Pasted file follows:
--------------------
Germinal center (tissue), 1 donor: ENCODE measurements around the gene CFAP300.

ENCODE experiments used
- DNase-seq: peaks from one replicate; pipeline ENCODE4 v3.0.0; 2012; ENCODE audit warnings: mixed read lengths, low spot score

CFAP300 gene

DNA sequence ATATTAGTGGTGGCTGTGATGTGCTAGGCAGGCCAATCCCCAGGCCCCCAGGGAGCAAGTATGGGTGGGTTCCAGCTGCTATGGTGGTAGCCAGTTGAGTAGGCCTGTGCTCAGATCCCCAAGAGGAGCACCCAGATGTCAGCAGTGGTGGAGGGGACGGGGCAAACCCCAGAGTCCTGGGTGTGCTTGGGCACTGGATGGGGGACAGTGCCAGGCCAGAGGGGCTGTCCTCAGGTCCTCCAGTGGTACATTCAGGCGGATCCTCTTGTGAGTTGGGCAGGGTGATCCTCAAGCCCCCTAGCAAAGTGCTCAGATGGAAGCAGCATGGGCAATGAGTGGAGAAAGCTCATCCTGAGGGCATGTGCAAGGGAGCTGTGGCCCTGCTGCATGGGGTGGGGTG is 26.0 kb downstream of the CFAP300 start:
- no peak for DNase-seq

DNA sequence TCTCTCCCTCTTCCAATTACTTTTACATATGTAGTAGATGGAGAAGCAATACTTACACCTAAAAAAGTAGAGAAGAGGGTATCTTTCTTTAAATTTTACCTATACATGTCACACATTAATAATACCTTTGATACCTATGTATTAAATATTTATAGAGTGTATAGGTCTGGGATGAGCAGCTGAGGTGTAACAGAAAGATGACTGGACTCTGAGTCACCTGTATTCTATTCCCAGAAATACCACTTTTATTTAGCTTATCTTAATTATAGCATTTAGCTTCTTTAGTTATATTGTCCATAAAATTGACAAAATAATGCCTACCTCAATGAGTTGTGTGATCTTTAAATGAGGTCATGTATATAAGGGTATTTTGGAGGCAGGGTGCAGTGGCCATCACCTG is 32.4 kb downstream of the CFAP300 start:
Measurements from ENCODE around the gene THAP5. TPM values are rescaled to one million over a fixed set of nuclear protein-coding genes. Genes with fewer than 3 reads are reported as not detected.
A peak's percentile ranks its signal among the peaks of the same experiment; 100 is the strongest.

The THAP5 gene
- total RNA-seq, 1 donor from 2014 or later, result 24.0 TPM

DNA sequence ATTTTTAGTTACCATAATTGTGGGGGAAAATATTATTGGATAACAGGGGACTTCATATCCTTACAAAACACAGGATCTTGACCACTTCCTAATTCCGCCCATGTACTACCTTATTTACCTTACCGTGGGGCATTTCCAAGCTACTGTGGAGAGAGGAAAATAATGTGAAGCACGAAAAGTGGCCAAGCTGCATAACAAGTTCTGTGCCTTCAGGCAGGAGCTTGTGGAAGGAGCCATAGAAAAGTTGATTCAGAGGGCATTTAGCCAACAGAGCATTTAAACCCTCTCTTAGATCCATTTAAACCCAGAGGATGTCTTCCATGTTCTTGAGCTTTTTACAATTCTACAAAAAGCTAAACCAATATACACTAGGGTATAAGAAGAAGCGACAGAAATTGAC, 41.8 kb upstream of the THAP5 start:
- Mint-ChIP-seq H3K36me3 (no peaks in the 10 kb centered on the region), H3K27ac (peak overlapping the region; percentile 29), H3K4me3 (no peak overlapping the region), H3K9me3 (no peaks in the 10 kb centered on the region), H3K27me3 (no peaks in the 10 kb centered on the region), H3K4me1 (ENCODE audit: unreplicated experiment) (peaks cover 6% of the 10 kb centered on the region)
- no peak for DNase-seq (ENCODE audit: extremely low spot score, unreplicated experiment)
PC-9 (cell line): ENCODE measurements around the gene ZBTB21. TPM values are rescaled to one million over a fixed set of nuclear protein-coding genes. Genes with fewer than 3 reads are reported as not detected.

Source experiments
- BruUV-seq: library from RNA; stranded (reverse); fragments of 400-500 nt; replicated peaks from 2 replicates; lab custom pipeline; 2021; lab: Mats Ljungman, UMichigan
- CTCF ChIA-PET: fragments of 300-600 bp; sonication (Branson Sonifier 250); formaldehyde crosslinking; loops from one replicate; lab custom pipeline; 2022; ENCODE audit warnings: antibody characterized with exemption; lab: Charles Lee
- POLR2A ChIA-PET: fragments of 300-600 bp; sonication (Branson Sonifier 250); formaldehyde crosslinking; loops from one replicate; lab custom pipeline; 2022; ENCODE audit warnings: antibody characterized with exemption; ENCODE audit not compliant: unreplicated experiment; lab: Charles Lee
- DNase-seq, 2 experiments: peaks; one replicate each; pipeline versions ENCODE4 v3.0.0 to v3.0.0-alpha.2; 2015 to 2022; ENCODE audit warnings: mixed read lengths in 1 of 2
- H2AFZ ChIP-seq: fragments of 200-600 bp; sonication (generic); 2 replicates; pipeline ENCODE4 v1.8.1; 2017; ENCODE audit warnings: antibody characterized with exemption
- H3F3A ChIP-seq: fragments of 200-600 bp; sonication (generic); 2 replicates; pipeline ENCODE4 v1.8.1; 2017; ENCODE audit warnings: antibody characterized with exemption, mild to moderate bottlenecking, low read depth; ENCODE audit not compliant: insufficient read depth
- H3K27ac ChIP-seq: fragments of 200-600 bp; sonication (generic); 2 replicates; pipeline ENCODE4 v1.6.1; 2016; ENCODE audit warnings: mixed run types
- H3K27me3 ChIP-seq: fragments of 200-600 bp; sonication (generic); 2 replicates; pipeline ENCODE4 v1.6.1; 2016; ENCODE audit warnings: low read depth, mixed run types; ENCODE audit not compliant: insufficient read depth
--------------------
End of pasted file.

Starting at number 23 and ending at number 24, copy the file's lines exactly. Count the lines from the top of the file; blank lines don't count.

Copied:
- H3K27ac ChIP-seq: fragments of 200-600 bp; sonication (generic); 2 replicates; pipeline ENCODE4 v1.6.1; 2016; ENCODE audit warnings: mixed run types
- H3K27me3 ChIP-seq: fragments of 200-600 bp; sonication (generic); 2 replicates; pipeline ENCODE4 v1.6.1; 2016; ENCODE audit warnings: low read depth, mixed run types; ENCODE audit not compliant: insufficient read depth